Posted by sam on Friday, February 15, 2013 at 4:51am.
In 1857, Louis Pasteur discovered that yeast is a living organism. The
activity of yeast causes fermentation – baker’s yeast, Saccharomyces
cerevisiae, has been used for centuries in the production of bread, beer and
wine. In the absence of oxygen, yeast is able to derive energy from nutrient
carbohydrates by switching from aerobic to anaerobic respiration. In the first
step of anaerobic respiration, known as glycolysis, monosaccharides such as
glucose or fructose are oxidised to form pyruvate, with the net release of
energy in the form of ATP
Step 1 Glycolysis
glucose + ADP + NAD → pyruvate + NAD.2H + ATP
In the second step (alcoholic fermentation) the pyruvate is reduced to form
ethanol and carbon dioxide:
Step 2 Alcoholic fermentation
pyruvate + NAD.2H → ethanol + NAD + CO2
After reading Chapters 5 and 6 of Book 5, an enterprising OU student
decided to investigate the anaerobic respiration of yeast in the presence of
different sources of carbohydrate. The student had a job as a laboratory
technician in a school and so was able to set up the apparatus shown in
Figure 1 and carry out the investigation using each of the mixtures described
in Table 2 in turn. Each experiment was carried out at room temperature
Table 2 The contents of the reaction mixture in each of the five experiments. You can assume that the
starting concentrations of the carbohydrate solutions were the same (i.e. same mol dm
Experiment A B C D E
A)5 cm3 yeast
1 cm3 distilled
B)5 cm3 yeast
1 cm3 glucose
C)5 cm3 yeast
1 cm3 sucrose
D)5 cm3 yeast
1 cm3 starch
E)5 cm3 yeast
1 cm3 starch
At the start of each experiment the measuring cylinder was filled with water
and quickly inverted in the trough of water and placed on the beehive shelf
(a platform with holes that allows free movement of water in or out of the
measuring cylinder). The reaction mixture was made up in the bottle and the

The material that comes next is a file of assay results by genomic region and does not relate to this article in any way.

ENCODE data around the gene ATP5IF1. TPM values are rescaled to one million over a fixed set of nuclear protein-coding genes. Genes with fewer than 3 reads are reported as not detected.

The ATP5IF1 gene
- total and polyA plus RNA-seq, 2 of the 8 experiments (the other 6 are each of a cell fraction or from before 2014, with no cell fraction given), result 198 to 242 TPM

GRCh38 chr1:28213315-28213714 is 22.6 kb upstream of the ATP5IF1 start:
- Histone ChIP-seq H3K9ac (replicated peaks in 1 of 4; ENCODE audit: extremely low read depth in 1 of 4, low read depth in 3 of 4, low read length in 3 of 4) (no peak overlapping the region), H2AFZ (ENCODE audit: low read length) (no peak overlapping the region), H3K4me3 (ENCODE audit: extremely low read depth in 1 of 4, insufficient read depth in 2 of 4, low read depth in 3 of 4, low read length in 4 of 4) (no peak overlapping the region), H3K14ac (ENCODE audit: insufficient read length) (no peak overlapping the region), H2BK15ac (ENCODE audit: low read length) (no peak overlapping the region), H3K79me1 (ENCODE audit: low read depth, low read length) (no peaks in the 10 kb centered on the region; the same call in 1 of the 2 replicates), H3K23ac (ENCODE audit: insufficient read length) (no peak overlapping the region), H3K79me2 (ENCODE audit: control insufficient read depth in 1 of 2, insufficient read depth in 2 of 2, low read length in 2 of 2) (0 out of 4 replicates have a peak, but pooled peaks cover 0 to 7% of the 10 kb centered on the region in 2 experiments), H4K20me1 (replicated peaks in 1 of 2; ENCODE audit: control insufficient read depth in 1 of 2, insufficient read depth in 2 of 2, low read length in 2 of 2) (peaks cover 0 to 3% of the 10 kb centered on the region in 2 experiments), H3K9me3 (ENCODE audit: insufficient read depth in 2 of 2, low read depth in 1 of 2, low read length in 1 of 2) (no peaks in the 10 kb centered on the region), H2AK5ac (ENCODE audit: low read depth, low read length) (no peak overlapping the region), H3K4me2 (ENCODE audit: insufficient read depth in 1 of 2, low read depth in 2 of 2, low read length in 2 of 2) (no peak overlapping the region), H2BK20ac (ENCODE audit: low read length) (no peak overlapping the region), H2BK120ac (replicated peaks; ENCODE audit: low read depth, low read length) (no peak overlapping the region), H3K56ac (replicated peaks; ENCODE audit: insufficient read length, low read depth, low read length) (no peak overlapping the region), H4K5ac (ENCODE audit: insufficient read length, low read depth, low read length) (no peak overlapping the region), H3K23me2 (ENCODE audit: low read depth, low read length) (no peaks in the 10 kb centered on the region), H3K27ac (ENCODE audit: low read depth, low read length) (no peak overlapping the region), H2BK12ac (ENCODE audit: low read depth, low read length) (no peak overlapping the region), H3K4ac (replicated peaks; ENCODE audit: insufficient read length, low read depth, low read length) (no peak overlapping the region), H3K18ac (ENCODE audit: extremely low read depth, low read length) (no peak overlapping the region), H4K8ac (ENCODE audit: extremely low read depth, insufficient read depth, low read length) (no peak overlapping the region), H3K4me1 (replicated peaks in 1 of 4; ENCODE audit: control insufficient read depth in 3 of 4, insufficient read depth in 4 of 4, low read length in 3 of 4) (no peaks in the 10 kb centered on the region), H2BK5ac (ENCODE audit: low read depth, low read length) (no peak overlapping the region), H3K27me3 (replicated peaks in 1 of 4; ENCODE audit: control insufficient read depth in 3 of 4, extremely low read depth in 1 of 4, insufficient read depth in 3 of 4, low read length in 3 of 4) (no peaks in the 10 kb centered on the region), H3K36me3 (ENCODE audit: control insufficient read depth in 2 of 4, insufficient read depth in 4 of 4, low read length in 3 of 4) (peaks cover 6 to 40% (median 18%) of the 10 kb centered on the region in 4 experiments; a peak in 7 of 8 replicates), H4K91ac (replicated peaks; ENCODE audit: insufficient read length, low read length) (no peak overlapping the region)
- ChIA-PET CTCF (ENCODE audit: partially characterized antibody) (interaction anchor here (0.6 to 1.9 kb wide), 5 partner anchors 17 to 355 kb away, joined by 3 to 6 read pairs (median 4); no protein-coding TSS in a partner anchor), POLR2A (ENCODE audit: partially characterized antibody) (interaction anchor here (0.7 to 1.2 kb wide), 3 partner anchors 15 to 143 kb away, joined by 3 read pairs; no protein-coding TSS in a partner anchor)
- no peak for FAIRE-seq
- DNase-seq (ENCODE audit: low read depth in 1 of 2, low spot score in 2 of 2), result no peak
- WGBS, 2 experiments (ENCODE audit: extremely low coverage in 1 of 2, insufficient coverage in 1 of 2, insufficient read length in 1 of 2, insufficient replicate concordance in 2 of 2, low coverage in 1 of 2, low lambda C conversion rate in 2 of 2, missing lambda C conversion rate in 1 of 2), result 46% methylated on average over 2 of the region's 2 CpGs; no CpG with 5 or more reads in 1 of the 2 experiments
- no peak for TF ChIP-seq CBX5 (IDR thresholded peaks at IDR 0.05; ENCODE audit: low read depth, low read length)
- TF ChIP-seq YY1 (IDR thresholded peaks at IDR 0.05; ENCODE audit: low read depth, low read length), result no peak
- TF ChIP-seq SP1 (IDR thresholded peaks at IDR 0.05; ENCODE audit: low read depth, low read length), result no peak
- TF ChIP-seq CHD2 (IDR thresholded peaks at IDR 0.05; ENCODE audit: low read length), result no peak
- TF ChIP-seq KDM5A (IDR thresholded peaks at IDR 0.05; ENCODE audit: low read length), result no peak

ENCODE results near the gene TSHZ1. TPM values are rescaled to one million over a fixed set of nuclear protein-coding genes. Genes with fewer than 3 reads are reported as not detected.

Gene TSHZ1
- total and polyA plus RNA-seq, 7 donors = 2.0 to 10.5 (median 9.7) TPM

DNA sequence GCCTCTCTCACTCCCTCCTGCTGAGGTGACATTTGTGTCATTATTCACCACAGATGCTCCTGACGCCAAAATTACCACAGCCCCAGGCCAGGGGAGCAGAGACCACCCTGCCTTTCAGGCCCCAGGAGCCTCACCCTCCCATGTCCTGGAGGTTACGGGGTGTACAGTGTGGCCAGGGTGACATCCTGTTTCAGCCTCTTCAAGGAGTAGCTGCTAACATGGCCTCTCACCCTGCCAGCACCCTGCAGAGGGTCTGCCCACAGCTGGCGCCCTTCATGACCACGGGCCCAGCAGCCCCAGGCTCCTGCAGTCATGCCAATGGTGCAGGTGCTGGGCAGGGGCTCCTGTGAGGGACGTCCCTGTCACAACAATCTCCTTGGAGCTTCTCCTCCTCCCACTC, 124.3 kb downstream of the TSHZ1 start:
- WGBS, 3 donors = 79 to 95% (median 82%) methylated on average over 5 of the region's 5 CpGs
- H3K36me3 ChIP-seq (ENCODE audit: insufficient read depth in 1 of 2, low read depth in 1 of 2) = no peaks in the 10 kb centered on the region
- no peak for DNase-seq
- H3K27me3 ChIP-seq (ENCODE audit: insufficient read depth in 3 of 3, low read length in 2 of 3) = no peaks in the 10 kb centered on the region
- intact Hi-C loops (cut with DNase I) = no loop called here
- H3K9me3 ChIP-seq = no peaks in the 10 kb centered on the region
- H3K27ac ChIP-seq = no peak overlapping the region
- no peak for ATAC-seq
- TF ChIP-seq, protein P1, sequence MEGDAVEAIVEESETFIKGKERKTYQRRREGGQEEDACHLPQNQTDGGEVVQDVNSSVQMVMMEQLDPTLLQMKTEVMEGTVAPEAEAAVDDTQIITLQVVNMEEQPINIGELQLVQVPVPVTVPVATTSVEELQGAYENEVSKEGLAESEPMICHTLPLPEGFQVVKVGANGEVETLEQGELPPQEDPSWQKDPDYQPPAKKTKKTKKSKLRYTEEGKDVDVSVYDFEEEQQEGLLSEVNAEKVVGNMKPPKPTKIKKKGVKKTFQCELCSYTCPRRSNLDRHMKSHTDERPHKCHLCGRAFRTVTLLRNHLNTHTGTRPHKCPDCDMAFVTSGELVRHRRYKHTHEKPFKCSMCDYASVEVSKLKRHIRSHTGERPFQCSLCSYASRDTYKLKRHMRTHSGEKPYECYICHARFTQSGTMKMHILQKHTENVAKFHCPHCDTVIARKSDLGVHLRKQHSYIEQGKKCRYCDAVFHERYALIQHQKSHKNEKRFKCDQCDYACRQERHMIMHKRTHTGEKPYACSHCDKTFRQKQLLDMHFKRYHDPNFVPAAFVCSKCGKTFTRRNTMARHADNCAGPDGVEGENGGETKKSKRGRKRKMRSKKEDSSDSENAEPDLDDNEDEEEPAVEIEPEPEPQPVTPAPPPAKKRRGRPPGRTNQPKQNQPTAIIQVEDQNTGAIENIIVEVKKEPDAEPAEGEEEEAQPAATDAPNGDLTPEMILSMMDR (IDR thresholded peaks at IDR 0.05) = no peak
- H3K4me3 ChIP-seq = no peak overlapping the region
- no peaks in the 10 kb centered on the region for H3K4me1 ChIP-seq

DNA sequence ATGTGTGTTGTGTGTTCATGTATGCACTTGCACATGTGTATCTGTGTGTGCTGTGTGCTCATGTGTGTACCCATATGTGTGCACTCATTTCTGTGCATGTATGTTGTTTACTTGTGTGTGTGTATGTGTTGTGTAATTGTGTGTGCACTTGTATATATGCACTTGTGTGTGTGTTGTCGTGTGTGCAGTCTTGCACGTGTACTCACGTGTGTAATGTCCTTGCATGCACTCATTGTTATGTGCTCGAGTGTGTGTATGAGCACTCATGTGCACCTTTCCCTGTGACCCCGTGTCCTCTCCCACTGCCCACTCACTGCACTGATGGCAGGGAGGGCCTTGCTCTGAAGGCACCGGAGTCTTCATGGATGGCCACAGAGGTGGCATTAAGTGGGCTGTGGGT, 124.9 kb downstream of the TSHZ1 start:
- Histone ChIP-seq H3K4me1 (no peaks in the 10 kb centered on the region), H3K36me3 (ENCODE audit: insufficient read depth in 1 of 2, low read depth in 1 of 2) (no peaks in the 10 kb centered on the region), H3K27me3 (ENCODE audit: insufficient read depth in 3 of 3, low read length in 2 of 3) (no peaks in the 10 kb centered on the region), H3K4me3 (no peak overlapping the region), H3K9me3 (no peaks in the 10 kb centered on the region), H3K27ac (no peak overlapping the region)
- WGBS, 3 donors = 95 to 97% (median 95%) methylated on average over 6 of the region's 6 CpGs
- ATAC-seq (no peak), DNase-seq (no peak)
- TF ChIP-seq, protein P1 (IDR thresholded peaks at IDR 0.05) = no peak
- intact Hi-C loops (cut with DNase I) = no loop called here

stopper quickly replaced so that any gas given off by the yeast mixture
travels through the tube and is collected in the inverted measuring cylinder,
the gas pushing down the water as shown in Figure 1. The volume of gas
produced was measured at 5-minute intervals for 30 minutes. A graph
showing the results of these five experiments is shown in Figure 2.
Q)The experiment could be extended to see how temperature affects the
way the yeast respires. Predict the effect on the results of experiment B
(5 cm3 yeast suspension + 1 cm3 glucose solution) if it was repeated (i)
at 4 °C and (ii) at 60 °C and give a brief explanation for each of your
- biology help? - Devron, Saturday, February 16, 2013 at 1:20am
I would need to see the figures to be able to help.
- biology help? - Anonymous, Saturday, February 23, 2013 at 6:12am
this is an OU tma question! do the bloody reading you lazy sod- it won t help you in the exam!
- biology help? - Anonymous, Saturday, March 9, 2013 at 4:24am
i second anonymous and would also like to add that this breaks the plagerism clause of the course...
- biology help? - Terry, Sunday, September 1, 2013 at 10:04am
I would like to know why the first part of the experiment A was done with distilled waetr
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